William Matthews

            My Father's Body

First they take it away,
for now it belongs to the state.
Then they open it
to see what may have killed it,
and it had arteriosclerosis
in its heart, for this was an inside job.
Now someone must identify it
so that the state may have a name
for what it will give away,
and the funeral people come in a stark car
shaped like a coffin with a hood
and take it away,
for now it belongs to the funeral people
and the family buys it back,
though it lies in a box at the crematorium
while the mourners travel and convene.
Then they bring it to the chapel, as they call it,
of the crematorium and it lies in its box
while the mourners enter and sit
and stare at the box, for the box
lies on a pedestal where the altar would be
if this were a chapel.
A rectangular frame with curtains at the sides
rises from the pedestal,
so that the box seems to fill a small stage,
and the stage gives off the familiar
illusion of being a box with one wall torn away
so that we may see into it,
but it's filled with a box we can't see into.
There's music on tape and a man in a robe
speaks for a while and I speak
for a while and then there's a prayer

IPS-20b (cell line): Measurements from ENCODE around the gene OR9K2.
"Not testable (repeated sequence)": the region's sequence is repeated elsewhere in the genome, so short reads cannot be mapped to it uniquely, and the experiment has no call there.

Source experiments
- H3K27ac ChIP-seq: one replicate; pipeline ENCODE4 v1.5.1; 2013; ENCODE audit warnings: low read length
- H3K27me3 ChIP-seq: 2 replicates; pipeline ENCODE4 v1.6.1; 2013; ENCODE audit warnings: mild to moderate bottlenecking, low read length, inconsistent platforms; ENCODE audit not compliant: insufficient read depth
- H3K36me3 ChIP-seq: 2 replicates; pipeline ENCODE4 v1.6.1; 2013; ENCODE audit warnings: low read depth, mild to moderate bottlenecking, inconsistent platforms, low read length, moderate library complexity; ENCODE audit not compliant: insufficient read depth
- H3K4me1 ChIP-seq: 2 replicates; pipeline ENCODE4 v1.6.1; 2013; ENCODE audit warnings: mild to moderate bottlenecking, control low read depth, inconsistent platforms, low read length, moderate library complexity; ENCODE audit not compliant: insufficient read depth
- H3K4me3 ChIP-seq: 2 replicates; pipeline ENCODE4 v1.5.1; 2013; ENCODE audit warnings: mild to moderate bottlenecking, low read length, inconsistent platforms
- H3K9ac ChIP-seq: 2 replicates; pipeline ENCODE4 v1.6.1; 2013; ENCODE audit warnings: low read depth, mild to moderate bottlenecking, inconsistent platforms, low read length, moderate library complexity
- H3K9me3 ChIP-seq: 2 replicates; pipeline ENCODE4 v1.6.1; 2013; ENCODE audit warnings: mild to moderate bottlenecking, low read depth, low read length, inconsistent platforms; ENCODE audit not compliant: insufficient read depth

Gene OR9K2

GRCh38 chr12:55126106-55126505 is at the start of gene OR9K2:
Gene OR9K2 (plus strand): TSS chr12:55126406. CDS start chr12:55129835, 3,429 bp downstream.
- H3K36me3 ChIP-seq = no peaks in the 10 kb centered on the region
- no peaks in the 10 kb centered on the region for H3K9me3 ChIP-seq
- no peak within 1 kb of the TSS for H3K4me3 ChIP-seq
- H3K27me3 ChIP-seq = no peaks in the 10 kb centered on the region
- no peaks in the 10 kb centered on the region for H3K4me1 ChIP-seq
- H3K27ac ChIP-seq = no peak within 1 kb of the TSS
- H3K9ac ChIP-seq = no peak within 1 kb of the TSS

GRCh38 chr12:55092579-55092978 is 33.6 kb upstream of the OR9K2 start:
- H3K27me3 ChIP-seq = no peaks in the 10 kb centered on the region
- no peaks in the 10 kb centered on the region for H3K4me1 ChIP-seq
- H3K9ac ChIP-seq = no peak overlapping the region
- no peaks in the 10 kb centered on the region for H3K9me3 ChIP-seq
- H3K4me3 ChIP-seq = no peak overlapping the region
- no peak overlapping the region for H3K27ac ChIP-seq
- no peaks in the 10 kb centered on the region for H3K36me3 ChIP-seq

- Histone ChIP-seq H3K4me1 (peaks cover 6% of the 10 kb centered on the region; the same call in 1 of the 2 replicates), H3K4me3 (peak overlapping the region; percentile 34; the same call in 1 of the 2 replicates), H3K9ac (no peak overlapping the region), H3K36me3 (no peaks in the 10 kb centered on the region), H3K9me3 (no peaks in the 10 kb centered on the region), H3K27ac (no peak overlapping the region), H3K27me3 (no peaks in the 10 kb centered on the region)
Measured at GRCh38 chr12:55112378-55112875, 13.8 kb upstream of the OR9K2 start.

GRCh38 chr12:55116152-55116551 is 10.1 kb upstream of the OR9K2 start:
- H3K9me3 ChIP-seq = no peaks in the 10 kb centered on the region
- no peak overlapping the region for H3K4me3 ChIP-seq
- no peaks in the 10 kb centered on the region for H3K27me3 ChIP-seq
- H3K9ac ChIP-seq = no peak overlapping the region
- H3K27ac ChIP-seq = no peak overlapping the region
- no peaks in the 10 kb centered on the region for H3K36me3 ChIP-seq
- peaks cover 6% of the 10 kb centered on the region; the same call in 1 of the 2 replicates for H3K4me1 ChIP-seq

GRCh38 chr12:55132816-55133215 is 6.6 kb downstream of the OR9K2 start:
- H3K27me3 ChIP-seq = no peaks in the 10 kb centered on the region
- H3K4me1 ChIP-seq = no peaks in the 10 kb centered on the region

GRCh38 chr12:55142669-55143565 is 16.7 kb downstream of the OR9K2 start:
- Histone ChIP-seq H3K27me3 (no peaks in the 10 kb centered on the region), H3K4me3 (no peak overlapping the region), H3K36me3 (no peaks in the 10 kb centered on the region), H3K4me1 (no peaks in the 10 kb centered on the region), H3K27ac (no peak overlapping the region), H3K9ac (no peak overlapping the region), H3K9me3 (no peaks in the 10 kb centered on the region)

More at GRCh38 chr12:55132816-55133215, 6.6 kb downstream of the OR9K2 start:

and then we mourners can hear the whir
of a small motor and curtains slide
across the stage. At least for today,
I think, this is the stage that all the world is,
and another motor hums on
and we mourners realize that behind
the curtains the body is being lowered,
not like Don Giovanni to the flames
but without flourish or song
or the comforts of elaborate plot,
to the basement of the crematorium,
to the mercies of the gas jets
and the balm of the conveyor belt.
The ashes will be scattered,
says a hushed man in a mute suit,
in the Garden of Remembrance,
which is out back.
And what's left of a mild, democratic man
will sift in a heap with the residue of others,
for now they all belong to time.

William Matthews, Search Party Collected Poems,
Mariner Books, 2005.